There is likely something too this. Moses, after all, struggled with his temper. Ultimately, his temper would play its part in keeping him from entering the promised land. But what is most significant about this passage is not what it hints at about Moses’ character but what it reveals about God’s. And what this call for new tablets says about God’s character is that God’s character is immutable and that His law cannot be changed. It is eternal. It is unchanging. And God’s plan cannot be thwarted. The tablets must be redone!
I believe it was Vance Havner who said that while we talk about “breaking God’s commandments” in reality the commandments of God cannot be broken. “You break yourself against God’s commandments,” Havner said, “but God’s commandments are unbreakable.” It was a witty and memorable way of making an important point. Our colloquial references to breaking God’s law must not blind us to the reality that God’s law is a solid rock and cannot be moved.
This is why it was important for the tablets to be rewritten. It was a symbol of the nature of the law of God: the law of God stands forever. The tablets, we might say, cannot remain broken.
The Law of God emanates from God’s unchanging character.
It is possible to grant the immutable nature of the law of God and yet have a faulty concept of it. How we think about and envision the law is important.
5 The Lord descended in the cloud and stood with him there, and proclaimed the name of the Lord.
Note that God, in giving the law again, proclaims the name of God! He proclaims His own name and glory and deity. Why? To show that the law emanates from His character, His person, from who He is. This is important for many reasons, not the least of which is that it rules out any idea of there being a law above God to which God must ascribe.
It is precisely here that many make their earnest but nonetheless dangerous mistake. There is nothing called “law” that is above God. The law comes from the very heart of God. It is an expression of who He is, of His character. To miss this and to think of “the law” as something above God is to commit the error of…well…putting something above God! But there is nothing above God, nothing to which God must attain or ascribe.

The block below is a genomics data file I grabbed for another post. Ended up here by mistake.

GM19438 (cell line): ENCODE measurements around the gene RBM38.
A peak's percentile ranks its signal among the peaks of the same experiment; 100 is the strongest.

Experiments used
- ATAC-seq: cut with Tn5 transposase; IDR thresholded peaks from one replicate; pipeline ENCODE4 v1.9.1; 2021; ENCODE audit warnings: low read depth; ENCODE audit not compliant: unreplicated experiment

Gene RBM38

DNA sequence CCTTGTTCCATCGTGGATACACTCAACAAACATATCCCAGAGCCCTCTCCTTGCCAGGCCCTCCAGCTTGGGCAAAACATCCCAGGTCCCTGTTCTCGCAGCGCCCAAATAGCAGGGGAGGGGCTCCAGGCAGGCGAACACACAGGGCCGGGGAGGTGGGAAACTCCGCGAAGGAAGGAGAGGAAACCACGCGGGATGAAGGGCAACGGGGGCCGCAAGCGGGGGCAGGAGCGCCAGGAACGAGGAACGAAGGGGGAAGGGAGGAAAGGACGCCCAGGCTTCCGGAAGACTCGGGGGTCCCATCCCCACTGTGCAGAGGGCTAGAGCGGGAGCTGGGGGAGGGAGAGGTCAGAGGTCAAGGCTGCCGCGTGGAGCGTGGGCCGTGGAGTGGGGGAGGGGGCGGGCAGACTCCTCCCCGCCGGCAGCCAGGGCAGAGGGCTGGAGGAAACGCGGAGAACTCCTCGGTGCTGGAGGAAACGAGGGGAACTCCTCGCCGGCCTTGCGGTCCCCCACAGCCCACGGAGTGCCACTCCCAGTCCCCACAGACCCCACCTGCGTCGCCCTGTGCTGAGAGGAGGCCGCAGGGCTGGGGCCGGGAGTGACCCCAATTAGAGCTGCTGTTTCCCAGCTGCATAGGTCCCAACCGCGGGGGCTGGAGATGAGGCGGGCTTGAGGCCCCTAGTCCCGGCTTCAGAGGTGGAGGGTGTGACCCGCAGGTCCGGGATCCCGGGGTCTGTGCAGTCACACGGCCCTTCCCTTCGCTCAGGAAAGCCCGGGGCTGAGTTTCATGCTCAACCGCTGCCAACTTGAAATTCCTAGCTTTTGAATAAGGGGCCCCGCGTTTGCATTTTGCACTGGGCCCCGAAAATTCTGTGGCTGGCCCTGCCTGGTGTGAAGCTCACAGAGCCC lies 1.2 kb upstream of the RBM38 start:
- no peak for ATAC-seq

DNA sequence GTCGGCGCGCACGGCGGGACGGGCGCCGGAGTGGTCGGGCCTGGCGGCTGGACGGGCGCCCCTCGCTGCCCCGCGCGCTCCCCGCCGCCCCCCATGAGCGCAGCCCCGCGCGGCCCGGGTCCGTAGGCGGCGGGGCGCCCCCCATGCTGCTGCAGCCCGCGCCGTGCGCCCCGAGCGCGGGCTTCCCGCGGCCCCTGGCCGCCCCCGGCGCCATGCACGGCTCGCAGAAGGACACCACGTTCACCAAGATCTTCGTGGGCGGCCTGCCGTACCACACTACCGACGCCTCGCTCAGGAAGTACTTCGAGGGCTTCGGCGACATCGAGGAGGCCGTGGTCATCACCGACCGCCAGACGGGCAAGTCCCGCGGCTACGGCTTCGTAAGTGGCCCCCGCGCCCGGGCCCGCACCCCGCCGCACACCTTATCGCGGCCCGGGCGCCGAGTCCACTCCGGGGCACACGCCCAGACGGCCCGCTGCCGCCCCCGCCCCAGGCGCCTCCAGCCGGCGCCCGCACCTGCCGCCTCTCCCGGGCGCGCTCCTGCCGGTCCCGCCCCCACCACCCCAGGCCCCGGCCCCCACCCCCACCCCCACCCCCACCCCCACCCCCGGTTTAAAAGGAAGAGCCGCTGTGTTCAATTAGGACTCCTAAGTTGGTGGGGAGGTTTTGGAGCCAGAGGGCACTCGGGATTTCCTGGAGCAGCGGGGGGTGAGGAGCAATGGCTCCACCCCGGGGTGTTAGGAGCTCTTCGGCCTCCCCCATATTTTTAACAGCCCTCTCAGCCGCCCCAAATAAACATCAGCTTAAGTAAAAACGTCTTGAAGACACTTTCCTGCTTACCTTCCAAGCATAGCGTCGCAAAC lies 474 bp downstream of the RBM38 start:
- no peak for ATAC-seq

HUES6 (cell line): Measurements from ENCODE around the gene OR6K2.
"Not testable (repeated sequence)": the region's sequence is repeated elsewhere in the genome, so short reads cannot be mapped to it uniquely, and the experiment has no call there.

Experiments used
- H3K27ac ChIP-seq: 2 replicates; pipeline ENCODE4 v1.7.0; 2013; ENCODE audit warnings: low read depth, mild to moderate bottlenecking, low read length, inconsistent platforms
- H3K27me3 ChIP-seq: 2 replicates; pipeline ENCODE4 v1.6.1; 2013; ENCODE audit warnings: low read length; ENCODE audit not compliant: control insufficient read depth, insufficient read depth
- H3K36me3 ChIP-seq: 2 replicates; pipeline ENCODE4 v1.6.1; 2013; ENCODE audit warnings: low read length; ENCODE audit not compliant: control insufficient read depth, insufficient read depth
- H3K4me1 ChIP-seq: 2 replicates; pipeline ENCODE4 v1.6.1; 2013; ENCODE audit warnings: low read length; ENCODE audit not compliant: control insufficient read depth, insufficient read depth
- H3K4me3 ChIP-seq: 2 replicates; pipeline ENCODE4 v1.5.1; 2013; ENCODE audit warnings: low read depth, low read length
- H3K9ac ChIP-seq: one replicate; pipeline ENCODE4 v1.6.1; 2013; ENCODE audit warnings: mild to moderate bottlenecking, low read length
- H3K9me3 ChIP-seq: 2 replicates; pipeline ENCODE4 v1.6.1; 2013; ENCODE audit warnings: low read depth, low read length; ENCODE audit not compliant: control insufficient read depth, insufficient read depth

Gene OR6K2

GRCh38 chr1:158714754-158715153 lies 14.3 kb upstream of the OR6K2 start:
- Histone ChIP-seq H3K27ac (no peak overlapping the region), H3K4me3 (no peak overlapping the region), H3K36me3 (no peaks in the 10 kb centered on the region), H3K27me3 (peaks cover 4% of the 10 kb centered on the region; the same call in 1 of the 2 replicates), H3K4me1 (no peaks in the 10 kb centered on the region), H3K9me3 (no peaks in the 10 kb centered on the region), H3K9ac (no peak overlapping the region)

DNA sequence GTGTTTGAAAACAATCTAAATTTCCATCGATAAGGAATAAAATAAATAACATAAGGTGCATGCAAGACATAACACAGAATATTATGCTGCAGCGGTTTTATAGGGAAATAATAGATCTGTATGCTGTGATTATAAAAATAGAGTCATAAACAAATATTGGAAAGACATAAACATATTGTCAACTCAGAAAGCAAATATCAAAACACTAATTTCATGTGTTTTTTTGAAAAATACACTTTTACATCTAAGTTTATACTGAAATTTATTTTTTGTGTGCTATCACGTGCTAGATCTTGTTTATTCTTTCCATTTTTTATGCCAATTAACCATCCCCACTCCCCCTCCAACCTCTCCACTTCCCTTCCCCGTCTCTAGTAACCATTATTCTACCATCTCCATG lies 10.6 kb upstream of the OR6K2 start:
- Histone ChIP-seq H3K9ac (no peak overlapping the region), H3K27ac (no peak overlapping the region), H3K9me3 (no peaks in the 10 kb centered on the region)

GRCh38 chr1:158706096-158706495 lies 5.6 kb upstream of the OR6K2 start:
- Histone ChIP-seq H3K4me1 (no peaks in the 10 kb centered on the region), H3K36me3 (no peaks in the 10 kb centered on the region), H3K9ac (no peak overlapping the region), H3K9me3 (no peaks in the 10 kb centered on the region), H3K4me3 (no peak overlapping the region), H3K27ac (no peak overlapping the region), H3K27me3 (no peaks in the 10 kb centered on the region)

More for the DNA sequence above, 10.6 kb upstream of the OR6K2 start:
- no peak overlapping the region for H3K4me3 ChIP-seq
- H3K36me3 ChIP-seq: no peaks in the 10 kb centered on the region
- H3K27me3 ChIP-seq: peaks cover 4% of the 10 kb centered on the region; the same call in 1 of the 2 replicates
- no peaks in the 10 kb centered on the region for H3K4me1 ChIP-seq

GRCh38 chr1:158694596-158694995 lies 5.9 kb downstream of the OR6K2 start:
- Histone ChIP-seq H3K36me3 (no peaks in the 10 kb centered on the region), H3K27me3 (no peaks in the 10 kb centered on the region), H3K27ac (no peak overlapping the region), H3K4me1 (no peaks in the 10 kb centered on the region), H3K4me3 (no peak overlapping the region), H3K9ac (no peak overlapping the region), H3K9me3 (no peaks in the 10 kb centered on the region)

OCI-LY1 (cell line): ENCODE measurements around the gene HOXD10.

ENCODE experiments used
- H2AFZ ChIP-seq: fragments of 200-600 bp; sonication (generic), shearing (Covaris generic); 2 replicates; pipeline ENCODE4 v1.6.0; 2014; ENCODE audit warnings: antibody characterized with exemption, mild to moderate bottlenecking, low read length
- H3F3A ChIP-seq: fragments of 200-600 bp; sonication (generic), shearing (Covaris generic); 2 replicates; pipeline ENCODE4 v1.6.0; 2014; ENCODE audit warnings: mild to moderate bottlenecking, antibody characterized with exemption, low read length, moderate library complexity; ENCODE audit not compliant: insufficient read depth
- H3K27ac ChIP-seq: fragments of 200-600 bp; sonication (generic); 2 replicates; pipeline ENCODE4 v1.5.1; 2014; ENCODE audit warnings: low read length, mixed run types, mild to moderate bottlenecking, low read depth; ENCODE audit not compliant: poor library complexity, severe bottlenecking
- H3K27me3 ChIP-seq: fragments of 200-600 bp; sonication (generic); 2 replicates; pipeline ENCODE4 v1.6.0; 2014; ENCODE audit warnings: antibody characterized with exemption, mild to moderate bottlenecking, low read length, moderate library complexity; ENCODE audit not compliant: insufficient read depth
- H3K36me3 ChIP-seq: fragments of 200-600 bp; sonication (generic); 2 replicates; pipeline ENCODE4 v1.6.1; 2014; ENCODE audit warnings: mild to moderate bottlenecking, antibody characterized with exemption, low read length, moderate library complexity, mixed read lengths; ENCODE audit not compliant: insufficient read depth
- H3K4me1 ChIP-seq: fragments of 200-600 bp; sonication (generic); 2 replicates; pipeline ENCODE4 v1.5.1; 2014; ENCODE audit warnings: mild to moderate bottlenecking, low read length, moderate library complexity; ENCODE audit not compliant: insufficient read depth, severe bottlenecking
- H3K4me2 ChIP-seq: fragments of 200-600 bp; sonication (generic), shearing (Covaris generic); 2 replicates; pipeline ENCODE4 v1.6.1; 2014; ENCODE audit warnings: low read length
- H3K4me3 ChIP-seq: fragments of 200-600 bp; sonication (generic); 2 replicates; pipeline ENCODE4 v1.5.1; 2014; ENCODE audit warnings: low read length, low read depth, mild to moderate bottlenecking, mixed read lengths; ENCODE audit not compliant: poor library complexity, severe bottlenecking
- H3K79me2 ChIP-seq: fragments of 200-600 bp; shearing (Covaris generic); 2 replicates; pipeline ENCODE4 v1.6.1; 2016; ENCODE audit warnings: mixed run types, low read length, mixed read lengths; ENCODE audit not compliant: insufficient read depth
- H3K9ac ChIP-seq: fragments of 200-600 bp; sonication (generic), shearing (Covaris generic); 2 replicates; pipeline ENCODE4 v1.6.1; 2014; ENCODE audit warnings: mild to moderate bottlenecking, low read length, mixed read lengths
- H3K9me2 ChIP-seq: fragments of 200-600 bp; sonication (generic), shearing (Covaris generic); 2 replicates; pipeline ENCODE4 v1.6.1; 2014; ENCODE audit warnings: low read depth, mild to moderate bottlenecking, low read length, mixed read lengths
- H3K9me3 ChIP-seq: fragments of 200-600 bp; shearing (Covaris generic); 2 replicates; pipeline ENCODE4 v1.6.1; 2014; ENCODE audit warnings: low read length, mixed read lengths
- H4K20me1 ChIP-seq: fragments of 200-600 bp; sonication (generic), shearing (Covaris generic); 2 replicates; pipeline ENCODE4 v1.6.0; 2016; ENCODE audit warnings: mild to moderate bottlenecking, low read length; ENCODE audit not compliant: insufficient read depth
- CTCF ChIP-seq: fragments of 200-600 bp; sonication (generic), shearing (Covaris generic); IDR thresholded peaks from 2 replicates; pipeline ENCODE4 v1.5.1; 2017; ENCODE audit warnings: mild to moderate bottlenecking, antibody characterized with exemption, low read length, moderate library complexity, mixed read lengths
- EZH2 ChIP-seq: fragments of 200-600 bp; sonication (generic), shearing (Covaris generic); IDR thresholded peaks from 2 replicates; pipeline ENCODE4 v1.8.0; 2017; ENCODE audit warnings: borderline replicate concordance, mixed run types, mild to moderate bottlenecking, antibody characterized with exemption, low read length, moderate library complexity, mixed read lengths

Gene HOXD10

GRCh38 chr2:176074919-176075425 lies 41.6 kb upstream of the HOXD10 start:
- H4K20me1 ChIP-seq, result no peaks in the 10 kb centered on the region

His word is the law for His word is truth and He always acts in accord with His perfecty and holy will.
The Law of God is an expression of the love and holiness of God.
If God’s law is an expression of His unchanging character what exactly does it reveal about Him? Here we come to one of the most beautiful and powerful expressions of the character of God in all of scripture.
6 The Lord passed before him and proclaimed, “The Lord, the Lord, a God merciful and gracious, slow to anger, and abounding in steadfast love and faithfulness, 7 keeping steadfast love for thousands, forgiving iniquity and transgression and sin, but who will by no means clear the guilty, visiting the iniquity of the fathers on the children and the children’s children, to the third and the fourth generation.” 8 And Moses quickly bowed his head toward the earth and worshiped.
The importance of the list of attributes in verses 6 and 7 in the life of Israel cannot be overstated. The IVP Bible Background Commentary points out that verses 6-7 list “thirteen attributes of God (according to Jewish tradition)” and says of this list:
This list is quoted many times in the Scriptures (Num 14:18; Neh 9:17; Ps 86:15; 103:8; 145:8; Joel 2:13; Jonah 4:2; Nah 1:3) and forms a sort of confessional statement. This litany of God’s characteristics is still used in Jewish liturgy today and was probably an established part of the temple worship prior to the exile.
Terence Fretheim says of it that it has “a certain abstract, even propositional character. It cuts across the Old Testament as a statement of basic Israelite convictions regarding its God. It thus constitutes a ‘canon’ of the kind of God Israel’s God is…” This list is important because it sets the context for how we should read and understand the law of God. Simply put, the law comes from this kind of heart:
- slow to anger
- abounding in steadfast love